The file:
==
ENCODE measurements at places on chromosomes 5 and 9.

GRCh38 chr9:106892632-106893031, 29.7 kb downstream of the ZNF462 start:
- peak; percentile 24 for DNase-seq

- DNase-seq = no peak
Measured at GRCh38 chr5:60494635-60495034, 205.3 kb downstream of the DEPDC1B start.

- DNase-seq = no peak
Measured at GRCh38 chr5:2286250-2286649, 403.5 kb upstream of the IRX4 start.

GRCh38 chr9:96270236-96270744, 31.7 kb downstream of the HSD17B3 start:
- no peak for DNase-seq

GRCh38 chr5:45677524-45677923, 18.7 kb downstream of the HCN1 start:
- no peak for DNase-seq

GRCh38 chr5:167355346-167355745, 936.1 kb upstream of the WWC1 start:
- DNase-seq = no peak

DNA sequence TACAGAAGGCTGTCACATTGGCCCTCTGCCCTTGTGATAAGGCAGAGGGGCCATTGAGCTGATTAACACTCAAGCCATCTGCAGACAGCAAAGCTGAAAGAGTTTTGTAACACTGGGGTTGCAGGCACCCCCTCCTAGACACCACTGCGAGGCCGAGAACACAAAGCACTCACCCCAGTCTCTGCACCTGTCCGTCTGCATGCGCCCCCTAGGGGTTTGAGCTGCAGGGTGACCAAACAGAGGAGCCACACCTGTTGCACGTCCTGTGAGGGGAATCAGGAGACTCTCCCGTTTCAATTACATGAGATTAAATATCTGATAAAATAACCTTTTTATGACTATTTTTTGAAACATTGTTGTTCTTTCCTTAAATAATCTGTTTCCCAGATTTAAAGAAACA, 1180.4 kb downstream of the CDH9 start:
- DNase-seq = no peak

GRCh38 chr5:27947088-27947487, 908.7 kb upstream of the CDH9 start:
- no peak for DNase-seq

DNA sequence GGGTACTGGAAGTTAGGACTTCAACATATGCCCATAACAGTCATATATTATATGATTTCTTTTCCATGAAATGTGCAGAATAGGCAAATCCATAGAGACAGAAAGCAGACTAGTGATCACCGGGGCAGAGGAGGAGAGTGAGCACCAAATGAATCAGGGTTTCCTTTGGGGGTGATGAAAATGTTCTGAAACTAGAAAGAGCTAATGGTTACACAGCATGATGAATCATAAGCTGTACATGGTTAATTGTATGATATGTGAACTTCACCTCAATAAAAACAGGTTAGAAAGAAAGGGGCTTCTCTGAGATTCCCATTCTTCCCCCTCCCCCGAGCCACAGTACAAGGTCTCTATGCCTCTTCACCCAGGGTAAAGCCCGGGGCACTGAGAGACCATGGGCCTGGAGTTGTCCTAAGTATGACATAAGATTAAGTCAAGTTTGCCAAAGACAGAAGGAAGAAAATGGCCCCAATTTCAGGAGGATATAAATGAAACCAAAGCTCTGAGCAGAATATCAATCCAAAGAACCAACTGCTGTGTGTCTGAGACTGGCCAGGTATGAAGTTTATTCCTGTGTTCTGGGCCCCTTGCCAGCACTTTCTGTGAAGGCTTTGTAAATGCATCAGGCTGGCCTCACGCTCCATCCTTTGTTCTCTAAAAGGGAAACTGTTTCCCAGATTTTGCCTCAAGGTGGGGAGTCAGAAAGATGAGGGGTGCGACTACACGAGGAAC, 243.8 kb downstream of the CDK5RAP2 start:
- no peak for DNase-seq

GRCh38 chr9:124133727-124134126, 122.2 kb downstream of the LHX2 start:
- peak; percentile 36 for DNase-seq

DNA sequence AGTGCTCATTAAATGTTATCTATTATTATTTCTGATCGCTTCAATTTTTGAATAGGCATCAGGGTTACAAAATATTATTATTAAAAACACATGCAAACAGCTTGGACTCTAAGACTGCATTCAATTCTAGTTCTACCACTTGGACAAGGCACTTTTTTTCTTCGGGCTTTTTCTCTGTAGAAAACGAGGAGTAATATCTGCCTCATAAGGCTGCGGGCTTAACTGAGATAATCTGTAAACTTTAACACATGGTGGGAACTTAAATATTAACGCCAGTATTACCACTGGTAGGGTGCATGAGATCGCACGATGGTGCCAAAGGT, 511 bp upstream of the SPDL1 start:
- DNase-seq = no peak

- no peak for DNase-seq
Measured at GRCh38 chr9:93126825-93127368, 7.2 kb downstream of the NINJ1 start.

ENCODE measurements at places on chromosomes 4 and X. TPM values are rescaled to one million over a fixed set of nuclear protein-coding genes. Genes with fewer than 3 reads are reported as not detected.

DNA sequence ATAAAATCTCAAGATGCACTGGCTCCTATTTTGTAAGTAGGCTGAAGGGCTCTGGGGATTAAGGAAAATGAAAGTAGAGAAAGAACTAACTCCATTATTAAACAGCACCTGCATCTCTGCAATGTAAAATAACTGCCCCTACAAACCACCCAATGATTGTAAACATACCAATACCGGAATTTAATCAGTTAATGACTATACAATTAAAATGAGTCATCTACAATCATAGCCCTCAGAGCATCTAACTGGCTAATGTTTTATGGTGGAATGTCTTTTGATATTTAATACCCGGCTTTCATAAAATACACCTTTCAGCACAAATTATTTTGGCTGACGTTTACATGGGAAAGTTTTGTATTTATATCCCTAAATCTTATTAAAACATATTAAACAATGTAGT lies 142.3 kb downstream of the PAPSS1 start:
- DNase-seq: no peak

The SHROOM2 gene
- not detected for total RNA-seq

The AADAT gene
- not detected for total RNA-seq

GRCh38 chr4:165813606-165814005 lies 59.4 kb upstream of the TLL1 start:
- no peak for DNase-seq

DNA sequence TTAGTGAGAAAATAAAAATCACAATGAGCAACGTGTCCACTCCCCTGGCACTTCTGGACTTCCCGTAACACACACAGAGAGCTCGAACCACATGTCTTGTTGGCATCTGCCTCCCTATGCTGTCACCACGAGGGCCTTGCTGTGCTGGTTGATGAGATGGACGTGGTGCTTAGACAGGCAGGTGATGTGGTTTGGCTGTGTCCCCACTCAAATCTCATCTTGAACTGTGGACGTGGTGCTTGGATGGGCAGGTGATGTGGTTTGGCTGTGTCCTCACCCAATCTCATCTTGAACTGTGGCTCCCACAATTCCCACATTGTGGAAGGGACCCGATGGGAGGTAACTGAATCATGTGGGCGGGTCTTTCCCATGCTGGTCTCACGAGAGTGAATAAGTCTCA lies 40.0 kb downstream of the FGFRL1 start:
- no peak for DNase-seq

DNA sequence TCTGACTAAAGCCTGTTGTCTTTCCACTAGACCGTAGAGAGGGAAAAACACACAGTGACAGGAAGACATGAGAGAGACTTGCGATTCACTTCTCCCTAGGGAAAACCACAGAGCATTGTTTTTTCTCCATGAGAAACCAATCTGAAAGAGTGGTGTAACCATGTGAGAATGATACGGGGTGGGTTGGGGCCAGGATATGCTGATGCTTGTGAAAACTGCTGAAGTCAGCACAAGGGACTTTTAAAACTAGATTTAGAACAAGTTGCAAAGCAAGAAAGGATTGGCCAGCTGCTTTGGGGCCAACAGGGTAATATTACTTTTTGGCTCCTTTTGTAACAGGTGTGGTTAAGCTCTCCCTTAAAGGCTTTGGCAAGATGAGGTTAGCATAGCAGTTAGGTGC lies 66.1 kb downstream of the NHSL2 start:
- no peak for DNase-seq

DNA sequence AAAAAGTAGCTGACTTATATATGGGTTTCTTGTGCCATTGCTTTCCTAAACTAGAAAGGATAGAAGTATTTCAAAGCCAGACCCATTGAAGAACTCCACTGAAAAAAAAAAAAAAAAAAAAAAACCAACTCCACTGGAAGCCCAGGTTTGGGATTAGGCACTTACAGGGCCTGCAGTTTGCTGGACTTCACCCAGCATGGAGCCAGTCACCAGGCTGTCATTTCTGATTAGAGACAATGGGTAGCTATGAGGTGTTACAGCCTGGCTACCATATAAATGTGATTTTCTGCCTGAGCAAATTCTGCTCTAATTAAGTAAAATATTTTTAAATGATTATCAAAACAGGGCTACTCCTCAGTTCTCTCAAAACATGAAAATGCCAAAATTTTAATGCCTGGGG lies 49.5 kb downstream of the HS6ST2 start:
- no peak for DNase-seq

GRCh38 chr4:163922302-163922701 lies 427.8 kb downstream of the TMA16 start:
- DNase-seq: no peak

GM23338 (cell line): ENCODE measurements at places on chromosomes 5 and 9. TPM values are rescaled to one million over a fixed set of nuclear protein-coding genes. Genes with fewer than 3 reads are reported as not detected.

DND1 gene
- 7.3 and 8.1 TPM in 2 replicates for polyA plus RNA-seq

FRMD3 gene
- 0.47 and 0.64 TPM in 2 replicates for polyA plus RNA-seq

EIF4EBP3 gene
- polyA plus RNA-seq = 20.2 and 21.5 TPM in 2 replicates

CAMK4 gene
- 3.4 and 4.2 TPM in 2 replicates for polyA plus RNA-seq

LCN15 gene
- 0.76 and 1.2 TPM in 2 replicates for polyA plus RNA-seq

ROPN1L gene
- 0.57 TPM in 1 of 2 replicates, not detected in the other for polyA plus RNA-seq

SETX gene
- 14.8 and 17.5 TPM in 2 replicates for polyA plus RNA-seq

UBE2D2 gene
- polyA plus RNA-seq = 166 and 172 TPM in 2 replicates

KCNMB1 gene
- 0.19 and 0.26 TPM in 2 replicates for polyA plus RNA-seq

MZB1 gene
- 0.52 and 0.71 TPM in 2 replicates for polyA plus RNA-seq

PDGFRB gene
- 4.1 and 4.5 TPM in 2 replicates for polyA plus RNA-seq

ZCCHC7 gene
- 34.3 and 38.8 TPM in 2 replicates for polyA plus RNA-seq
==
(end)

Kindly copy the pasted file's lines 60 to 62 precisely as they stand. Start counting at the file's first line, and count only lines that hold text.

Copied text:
KCNMB1 gene
- 0.19 and 0.26 TPM in 2 replicates for polyA plus RNA-seq

MZB1 gene